Book Review: Evergreen Assets: Do The Work Once, Reap the Rewards Again and Again – By John Lamerton

What's the book about?

“Lazy Entrepreneur” John Lamerton shows readers how to avoid working harder than they need to – by leaning into a content marketing ecosystem that, once created, has momentum and ongoing residual benefit – enabling you to do the work once, and reap the rewards again and again.


What problem does the book help you solve?

If you’re currently posting daily on Instagram, twice a day on Facebook, tweeting five times a day, and writing a couple of dozen LinkedIn posts every week, then you’re probably so busy creating free daily content for the silicon valley tech companies that you’ve got no time left to actually run your business.

What do you do if you want more business next week? That’s right – you have to keep writing more free content. You’re stuck on the social media hamster wheel.

Evergreen Assets shows you how to build a complete business ecosystem of content-led assets, that you own and control – ensuring that your content marketing works hard for you, rather than the other way around!


What's the most useful part of this book?

The book is structured around the six Evergreen Asset “classes”:

  • Leads
  • Nurture
  • Sales
  • Fulfilment
  • Admin
  • and Viral.

This means that once you know what part of your business’s ecosystem needs work, you can jump straight to that section.

As John says in the book:

  • “If your phone isn’t ringing, you may need lead assets.
  • If no one’s buying, focus on sales assets.
  • If they’re buying but not paying (or not paying on time!), add some admin assets.
  • And if everything’s working like clockwork, but you simply want to turn one customer into more than one – let’s add some exponential growth with some viral assets.”

Each section also has a “One Asset to Rule Them All” – highlighting the highest-ROI, biggest bang-for-your-buck, lowest hanging fruit that you might want to tackle first, as well as a TL/DR (too long, didn’t read) recap at the end of each asset, so you don’t miss the important stuff.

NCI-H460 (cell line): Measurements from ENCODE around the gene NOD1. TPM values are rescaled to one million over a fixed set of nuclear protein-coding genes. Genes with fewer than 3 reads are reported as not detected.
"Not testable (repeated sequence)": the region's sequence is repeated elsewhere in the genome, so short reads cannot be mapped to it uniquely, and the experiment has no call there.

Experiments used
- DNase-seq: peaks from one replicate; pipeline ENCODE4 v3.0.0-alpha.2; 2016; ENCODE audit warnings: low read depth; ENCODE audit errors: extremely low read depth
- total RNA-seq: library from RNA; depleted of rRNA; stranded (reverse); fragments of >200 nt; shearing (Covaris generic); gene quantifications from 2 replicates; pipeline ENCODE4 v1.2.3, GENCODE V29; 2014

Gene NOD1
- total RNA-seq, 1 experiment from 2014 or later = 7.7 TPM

What 3 lessons have you learnt from the book?

1. Focusing on creating Evergreen content increases your Actual Hourly Rate.

The ROI from Evergreen Assets is lower in the short term, and exponentially higher in the long term – especially when you combine multiple assets and allow the residual benefits to compound over time.

In the short term, you may need to turn away paid work for the hour(s) of creation and receive nothing in return for weeks (or months) on end. But the beauty of Evergreen Assets comes further down the line, when – in many cases years later, you’re continuing to earn from an asset you created long ago, constantly increasing the value of the time investment in creating the assets.


2) “What’s working right now” is a myth.

There’s a rather amusing anecdote towards the start of the book that anyone who’s ever sat through a “selling from the stage” pitchfest will resonate with.

John takes us to a Holiday Inn Express somewhere on the M25 on a damp and grey Sunday morning, where a poor imitation of Tony Robbins is trying to use his NLP hacks and the “what’s working right now” guru-magic-trick to rob you of £1,997.

John reassures us that we can safely ignore “what’s working right now”, and instead focus on “what’s always worked”. Say no to shiny objects, and yes to objects that last for decades (or longer).


3) You’ll sell more by not selling.

John makes the counter-intuitive argument that by selling less, you’ll sell more.

By giving more away for free, by not selling at every opportunity, and by playing the long term game (there’s a recurring line that John uses throughout the book – “it’s not a numbers game. It’s a relationships game.”

John’s “One Nurture Asset to Rule Them All” is to send weekly emails, that don’t sell anything at all in them – and he demonstrates time and again that this approach actually increases sales – because it elevates you above all the other desperate people trying to flog their wares by simply shouting louder and louder.


Who would you recommend this book to?

This book would be really useful for anyone who’s working harder than they need to.

Anyone who’s currently stuck on the social-media-hamster-wheel, who spends their days constantly chasing shiny new objects, or who has been sucked into paying for courses on “what’s happening right now”.

This book will inspire you to think much longer-term about your content marketing strategy, and offers a “swipe-and-deploy” framework for doing so, that will enable you to do the work once, and reap the rewards again and again (and again!).

You can get a free chapter of Evergreen Assets here.